(Reuters) - A federal judge has dismissed a lawsuit accusing Burger King of deceiving vegan, vegetarian and other customers into thinking it cooked the plant-based patties for its “Impossible Whopper” on different grills than those used to cook beef and chicken.
In a decision on Monday, U.S. District Judge Raag Singhal in Fort Lauderdale, Florida said the seven plaintiffs failed to show that reasonable consumers were deceived into paying higher prices because of Burger King’s actual cooking methods.
He said the plaintiffs did not ask about Burger King’s cooking method or request an alternative to satisfy their dietary requirements, and that the company’s advertising did not promise cooking on a different surface.
“Burger King promised a non-meat patty and delivered,” Singhal wrote. The judge also found the plaintiffs’ claims “too individualized” to justify a class action.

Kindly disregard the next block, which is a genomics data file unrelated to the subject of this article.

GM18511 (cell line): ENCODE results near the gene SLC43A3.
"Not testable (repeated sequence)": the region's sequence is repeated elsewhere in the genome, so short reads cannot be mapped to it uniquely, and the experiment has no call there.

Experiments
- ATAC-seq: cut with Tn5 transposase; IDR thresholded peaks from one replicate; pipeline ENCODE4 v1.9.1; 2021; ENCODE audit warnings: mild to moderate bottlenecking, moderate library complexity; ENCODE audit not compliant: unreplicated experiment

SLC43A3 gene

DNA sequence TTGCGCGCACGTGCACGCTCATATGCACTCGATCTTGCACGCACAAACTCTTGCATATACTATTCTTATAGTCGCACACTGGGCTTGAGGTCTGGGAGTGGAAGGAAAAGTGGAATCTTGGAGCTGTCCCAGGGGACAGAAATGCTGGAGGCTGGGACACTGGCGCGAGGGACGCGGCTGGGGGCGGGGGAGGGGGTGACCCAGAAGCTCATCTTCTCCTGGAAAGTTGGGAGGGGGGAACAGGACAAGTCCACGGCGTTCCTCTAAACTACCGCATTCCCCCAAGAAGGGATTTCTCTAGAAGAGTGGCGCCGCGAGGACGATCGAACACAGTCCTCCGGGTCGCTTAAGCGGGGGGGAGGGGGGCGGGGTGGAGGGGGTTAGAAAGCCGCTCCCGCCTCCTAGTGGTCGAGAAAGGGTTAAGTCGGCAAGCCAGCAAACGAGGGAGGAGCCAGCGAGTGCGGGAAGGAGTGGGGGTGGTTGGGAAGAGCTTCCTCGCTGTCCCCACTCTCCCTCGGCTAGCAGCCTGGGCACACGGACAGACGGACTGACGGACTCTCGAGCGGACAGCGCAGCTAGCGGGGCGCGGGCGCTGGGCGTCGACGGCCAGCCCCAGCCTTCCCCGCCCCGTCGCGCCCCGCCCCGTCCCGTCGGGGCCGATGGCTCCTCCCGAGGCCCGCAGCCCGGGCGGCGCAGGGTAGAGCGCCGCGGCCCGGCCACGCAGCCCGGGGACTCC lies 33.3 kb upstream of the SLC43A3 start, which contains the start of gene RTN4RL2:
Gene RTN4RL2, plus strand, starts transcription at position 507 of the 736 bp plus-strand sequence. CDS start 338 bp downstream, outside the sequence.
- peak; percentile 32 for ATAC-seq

Lawyers for the plaintiffs did not immediately respond on Tuesday to requests for comment. The plaintiffs can amend most of their claims if they wish.
Burger King is a unit of Toronto-based Restaurant Brands International Inc.
Impossible Foods Inc, which helped create the Impossible Whopper, has said it was designed for meat eaters who want to consume less animal protein, not for vegans or vegetarians.
The case is Williams v Burger King Corp, U.S. District Court, Southern District of Florida, No. 19-24755.
Reporting by Jonathan Stempel in New York; Editing by Stephen Coates
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